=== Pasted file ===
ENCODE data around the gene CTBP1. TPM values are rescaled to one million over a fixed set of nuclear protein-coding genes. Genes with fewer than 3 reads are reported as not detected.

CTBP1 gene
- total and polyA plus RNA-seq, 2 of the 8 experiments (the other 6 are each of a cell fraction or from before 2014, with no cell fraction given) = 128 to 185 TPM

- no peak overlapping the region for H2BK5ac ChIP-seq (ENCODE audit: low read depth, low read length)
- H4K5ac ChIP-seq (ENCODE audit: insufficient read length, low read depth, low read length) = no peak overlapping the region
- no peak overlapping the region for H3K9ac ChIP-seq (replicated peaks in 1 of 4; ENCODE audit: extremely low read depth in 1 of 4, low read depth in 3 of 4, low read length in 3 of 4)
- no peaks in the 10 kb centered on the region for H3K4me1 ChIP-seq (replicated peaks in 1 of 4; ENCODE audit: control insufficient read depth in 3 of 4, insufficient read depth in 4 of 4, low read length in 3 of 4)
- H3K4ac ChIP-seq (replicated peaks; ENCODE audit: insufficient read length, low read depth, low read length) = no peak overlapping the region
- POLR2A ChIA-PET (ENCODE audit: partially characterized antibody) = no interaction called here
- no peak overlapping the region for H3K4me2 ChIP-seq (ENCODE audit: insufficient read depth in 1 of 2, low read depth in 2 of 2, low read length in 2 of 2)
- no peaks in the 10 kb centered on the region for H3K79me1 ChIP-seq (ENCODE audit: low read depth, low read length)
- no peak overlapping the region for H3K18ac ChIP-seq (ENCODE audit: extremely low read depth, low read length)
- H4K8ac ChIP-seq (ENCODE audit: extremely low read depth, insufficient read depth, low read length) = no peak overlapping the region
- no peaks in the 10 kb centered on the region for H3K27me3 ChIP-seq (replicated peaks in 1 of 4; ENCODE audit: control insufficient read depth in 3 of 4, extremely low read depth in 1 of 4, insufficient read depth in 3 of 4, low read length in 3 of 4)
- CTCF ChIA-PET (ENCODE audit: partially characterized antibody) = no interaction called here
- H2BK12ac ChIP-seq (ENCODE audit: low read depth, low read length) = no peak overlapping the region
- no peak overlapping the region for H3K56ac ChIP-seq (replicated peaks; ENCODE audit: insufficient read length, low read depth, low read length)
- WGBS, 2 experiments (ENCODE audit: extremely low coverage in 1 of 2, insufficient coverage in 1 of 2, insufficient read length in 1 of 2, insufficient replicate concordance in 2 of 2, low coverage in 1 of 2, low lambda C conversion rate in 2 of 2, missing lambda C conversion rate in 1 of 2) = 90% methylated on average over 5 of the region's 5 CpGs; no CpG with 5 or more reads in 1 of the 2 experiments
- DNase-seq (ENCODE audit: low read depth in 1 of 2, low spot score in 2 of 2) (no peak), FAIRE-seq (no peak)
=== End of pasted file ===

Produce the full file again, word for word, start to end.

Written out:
ENCODE data around the gene CTBP1. TPM values are rescaled to one million over a fixed set of nuclear protein-coding genes. Genes with fewer than 3 reads are reported as not detected.

CTBP1 gene
- total and polyA plus RNA-seq, 2 of the 8 experiments (the other 6 are each of a cell fraction or from before 2014, with no cell fraction given) = 128 to 185 TPM

- no peak overlapping the region for H2BK5ac ChIP-seq (ENCODE audit: low read depth, low read length)
- H4K5ac ChIP-seq (ENCODE audit: insufficient read length, low read depth, low read length) = no peak overlapping the region
- no peak overlapping the region for H3K9ac ChIP-seq (replicated peaks in 1 of 4; ENCODE audit: extremely low read depth in 1 of 4, low read depth in 3 of 4, low read length in 3 of 4)
- no peaks in the 10 kb centered on the region for H3K4me1 ChIP-seq (replicated peaks in 1 of 4; ENCODE audit: control insufficient read depth in 3 of 4, insufficient read depth in 4 of 4, low read length in 3 of 4)
- H3K4ac ChIP-seq (replicated peaks; ENCODE audit: insufficient read length, low read depth, low read length) = no peak overlapping the region
- POLR2A ChIA-PET (ENCODE audit: partially characterized antibody) = no interaction called here
- no peak overlapping the region for H3K4me2 ChIP-seq (ENCODE audit: insufficient read depth in 1 of 2, low read depth in 2 of 2, low read length in 2 of 2)
- no peaks in the 10 kb centered on the region for H3K79me1 ChIP-seq (ENCODE audit: low read depth, low read length)
- no peak overlapping the region for H3K18ac ChIP-seq (ENCODE audit: extremely low read depth, low read length)
- H4K8ac ChIP-seq (ENCODE audit: extremely low read depth, insufficient read depth, low read length) = no peak overlapping the region
- no peaks in the 10 kb centered on the region for H3K27me3 ChIP-seq (replicated peaks in 1 of 4; ENCODE audit: control insufficient read depth in 3 of 4, extremely low read depth in 1 of 4, insufficient read depth in 3 of 4, low read length in 3 of 4)
- CTCF ChIA-PET (ENCODE audit: partially characterized antibody) = no interaction called here
- H2BK12ac ChIP-seq (ENCODE audit: low read depth, low read length) = no peak overlapping the region
- no peak overlapping the region for H3K56ac ChIP-seq (replicated peaks; ENCODE audit: insufficient read length, low read depth, low read length)
- WGBS, 2 experiments (ENCODE audit: extremely low coverage in 1 of 2, insufficient coverage in 1 of 2, insufficient read length in 1 of 2, insufficient replicate concordance in 2 of 2, low coverage in 1 of 2, low lambda C conversion rate in 2 of 2, missing lambda C conversion rate in 1 of 2) = 90% methylated on average over 5 of the region's 5 CpGs; no CpG with 5 or more reads in 1 of the 2 experiments
- DNase-seq (ENCODE audit: low read depth in 1 of 2, low spot score in 2 of 2) (no peak), FAIRE-seq (no peak)